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9 ways to prioritize your mental health as a child care provider

When you’re a nanny, babysitter or other child care professional, self-care is more than taking a walk. Here’s how to bolster your unique mental health needs.

9 ways to prioritize your mental health as a child care provider

Between the long work weeks, pay that leaves something to be desired and responsibilities that include “keeping kids safe” and “shaping young minds” (no pressure!), being a child care provider is a job that takes its toll. 

“Child caregiving is an emotionally taxing job with huge responsibilities, and the impact is often felt when the workday is done,” says Shontel Cargill, a licensed marriage and family therapist and regional clinical director with Thriveworks in Cumming, Georgia. “And because these jobs require giving so much of one’s self, it often leads to the deprioritization of a person’s own needs. Engaging in self-care and finding a solid work-life balance is paramount to mental wellness when you’re a child care provider.”

However, as professional nanny of over 30 years Stella Reid, aka Nanny Stella, puts it: When you work in child care, “self care is bigger than taking a walk or doing yoga.”

“Child caregiving is an emotionally taxing job with huge responsibilities, and the impact is often felt when the workday is done.”

—Shontel Cargill, licensed marriage and family therapist

Why being a child care provider is so taxing

Historically speaking, the child care industry has always had its issues, but despite them, it’s chugged along. The pandemic, however, was the proverbial black light that exposed the industry’s flaws; the main one, as one Washington Post article put it, pay that’s “absolute crap.” 

The result: A child care shortage. 

According to the U.S. Bureau of Labor Statistics, 4,500 jobs were eliminated between September of 2021 through November, and since then, thousands more. In September of 2021, the White House released a report that called the current system “unworkable.” (The irony in word choice isn’t lost, being that, due to the current shortage, many parents [mostly women] can’t go to work.)

But it’s more than the broken system. It’s the nature of the job. “The mental agility and selflessness required for strong, nurturing child care can be taxing,” says Heather Dugan, author of “The Friendship Upgrade” and founder of Cabernet Coaches, a group for women that fosters self-betterment. “Between competing areas of interest, short attention spans and varying logic and cognitive development levels, child care providers need to be unusually flexible and creative.”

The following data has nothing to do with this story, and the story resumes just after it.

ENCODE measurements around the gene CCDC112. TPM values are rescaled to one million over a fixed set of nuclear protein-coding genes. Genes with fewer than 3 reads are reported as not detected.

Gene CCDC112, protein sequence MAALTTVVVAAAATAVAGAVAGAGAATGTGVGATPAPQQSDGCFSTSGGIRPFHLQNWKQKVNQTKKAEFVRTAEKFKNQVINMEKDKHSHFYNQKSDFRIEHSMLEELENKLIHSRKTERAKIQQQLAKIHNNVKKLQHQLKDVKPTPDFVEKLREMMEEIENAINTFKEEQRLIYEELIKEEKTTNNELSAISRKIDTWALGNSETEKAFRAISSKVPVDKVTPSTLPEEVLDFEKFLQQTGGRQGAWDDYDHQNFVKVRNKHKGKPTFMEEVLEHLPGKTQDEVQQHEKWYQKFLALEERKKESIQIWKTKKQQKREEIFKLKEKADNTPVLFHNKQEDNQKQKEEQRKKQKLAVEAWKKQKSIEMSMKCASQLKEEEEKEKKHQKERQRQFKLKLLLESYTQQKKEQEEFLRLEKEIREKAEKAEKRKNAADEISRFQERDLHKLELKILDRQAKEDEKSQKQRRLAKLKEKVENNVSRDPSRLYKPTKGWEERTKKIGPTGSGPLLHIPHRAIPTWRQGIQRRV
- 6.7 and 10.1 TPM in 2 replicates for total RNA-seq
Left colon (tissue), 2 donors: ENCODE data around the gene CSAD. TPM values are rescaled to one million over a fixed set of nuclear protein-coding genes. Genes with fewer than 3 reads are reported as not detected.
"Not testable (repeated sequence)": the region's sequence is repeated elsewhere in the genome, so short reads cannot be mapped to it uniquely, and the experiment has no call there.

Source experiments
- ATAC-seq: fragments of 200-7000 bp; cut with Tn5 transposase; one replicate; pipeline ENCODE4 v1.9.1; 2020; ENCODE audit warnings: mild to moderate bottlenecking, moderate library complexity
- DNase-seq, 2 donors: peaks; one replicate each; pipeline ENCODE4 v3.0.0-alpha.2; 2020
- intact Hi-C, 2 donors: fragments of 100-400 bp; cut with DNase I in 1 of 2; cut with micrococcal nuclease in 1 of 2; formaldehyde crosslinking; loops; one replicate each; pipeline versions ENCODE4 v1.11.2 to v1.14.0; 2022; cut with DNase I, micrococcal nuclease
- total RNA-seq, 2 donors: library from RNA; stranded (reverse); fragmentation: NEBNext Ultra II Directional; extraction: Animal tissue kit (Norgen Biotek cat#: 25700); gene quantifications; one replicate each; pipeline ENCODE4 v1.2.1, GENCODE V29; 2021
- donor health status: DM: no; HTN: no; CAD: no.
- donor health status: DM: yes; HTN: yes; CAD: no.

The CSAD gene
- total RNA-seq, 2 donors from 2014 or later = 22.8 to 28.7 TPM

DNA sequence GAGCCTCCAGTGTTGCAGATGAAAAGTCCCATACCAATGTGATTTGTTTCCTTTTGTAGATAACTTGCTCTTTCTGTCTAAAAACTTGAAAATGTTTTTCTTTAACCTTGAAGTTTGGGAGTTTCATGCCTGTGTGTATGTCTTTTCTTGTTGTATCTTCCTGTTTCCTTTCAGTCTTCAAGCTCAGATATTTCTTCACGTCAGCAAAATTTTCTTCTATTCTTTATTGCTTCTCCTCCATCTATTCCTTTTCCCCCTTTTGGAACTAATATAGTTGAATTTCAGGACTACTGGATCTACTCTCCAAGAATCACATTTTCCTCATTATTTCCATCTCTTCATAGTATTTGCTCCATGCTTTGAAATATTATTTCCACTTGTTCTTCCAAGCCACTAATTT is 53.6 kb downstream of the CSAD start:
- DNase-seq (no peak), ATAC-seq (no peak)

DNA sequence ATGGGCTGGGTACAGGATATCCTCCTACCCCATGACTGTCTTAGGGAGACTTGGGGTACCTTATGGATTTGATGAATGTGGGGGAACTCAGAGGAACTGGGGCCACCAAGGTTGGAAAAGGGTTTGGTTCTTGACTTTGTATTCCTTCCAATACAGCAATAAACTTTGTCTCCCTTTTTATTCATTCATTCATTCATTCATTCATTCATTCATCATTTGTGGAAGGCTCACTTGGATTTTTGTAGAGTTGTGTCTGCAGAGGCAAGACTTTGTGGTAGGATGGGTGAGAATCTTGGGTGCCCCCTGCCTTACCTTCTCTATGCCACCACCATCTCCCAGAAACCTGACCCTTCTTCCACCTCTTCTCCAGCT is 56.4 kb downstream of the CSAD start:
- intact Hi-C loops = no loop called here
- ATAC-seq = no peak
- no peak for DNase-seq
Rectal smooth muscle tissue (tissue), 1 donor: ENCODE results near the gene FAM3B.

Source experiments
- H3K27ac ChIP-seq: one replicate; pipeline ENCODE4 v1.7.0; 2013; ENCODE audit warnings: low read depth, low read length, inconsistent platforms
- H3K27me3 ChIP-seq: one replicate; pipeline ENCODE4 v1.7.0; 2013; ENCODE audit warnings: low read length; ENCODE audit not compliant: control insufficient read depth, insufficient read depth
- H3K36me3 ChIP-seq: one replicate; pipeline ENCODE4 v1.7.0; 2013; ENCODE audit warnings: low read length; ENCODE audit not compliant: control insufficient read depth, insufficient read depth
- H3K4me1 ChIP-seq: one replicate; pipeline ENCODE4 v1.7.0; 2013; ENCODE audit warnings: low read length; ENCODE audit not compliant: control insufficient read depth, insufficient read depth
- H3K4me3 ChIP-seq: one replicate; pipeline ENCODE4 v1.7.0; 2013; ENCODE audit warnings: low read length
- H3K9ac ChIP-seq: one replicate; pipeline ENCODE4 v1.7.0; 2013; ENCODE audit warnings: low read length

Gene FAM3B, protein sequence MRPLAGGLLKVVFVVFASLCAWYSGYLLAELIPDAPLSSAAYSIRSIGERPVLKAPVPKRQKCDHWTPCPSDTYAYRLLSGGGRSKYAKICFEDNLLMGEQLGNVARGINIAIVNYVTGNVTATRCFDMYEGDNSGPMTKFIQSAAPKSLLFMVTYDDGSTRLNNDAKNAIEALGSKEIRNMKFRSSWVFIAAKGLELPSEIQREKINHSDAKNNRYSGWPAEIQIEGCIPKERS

“The mental resets and balancing that’s essential for maintaining emotional equilibrium can be harder to squeeze in with less adult interaction and private personal space,” Dugan continues. “In settings with multiple ages or younger kids that require more attention, it’s especially easy to lose sight of the mental effort exerted by simply pivoting from question to question or activity to activity while prioritizing the emotional needs of the child or children.”

All together now: Can we get an amen?

“The mental resets and balancing that’s essential for maintaining emotional equilibrium can be harder to squeeze in with less adult interaction and private personal space.”

— Heather Dugan, author

Job satisfaction and mental health: An iconic duo

Since the dawn of time, researchers have found a strong correlation between job satisfaction and mental health. One almost can’t exist without the other. And while you may not necessarily be able to change some of the fundamentals that come with being a child care provider (like, say, being told about a child’s Minecraft mob in painstaking detail once an hour), you can advocate for yourself as an employee, and take steps to take care of yourself in a way that’s specific to your job and your needs. As Reid says: This is bigger than a few down dogs. 

Actionable tips for child care providers that can improve mental health

1. Maintain social connections

Dr. Ariana Hoet, clinical director of On Our Sleeves and pediatric psychologist at Nationwide Children’s Hospital, notes that one of the biggest combators of stress is connecting with others. “Over and over, social connections are shown to be a protective factor for stress,” she explains. “Positive relationships with friends, family, colleagues or community members are critical for child care providers’ mental well-being.” Put another way: While it may be tempting to cancel plans with friends after work in order to zone out in front of the TV, don’t.